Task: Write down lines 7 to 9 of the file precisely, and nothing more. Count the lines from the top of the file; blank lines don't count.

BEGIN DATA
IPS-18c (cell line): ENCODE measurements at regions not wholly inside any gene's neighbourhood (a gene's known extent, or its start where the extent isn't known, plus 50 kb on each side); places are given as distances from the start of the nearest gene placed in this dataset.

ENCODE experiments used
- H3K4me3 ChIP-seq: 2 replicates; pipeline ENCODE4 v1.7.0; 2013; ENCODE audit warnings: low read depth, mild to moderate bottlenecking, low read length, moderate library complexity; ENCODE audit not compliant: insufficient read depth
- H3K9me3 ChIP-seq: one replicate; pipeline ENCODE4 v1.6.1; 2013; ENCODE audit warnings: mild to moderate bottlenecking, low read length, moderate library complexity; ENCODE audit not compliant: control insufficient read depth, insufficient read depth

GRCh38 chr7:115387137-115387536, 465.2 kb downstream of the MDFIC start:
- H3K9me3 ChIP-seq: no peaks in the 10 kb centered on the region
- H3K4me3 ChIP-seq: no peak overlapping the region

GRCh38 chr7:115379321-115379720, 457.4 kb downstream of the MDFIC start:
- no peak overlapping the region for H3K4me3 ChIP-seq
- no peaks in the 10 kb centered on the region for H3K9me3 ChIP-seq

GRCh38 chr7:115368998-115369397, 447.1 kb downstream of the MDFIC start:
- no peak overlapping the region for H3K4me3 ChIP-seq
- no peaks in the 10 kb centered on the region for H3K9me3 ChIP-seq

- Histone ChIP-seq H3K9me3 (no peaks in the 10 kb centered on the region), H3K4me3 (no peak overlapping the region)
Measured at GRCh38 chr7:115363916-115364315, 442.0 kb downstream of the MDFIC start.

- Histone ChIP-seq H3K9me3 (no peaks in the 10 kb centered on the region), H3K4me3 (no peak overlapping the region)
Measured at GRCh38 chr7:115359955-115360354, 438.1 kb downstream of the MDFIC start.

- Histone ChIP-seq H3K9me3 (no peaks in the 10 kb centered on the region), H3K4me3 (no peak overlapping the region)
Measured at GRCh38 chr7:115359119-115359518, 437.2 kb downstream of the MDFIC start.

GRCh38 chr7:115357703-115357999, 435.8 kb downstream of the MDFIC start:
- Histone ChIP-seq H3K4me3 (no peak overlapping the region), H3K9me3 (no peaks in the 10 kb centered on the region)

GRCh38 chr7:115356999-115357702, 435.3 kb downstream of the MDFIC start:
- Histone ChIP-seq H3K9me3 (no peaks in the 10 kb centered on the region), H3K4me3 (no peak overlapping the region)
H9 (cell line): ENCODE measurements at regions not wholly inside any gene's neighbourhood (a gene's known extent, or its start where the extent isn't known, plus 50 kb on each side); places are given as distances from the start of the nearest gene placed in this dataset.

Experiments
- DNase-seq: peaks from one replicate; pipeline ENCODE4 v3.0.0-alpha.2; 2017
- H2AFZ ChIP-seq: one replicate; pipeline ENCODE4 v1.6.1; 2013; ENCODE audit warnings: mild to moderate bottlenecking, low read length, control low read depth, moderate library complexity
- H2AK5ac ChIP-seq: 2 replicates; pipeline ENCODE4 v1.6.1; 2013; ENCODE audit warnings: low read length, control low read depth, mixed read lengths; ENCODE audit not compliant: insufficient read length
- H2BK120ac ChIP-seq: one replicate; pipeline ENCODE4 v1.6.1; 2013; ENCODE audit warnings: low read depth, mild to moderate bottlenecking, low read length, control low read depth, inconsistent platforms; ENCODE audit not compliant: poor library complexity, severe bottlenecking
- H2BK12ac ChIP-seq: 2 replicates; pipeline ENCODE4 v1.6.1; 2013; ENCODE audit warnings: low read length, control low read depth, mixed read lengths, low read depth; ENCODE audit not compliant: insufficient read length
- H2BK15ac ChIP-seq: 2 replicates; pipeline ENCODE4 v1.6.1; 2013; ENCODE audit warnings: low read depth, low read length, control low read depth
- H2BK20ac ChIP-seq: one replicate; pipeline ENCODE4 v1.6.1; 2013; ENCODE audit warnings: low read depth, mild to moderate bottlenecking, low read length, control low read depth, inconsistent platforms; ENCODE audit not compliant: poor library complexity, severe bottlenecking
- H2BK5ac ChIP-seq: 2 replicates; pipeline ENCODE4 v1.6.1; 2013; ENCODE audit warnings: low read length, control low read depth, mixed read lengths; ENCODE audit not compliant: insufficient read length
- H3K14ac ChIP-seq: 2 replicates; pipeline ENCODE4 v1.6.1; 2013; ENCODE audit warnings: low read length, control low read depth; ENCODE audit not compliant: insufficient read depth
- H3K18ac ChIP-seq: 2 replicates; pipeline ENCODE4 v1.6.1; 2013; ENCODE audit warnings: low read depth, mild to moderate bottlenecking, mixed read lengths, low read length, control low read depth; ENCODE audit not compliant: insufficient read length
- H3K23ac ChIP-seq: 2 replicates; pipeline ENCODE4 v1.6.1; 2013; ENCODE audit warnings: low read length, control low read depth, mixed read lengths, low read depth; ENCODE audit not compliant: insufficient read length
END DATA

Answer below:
- H3K4me3 ChIP-seq: no peak overlapping the region

GRCh38 chr7:115379321-115379720, 457.4 kb downstream of the MDFIC start:
- no peak overlapping the region for H3K4me3 ChIP-seq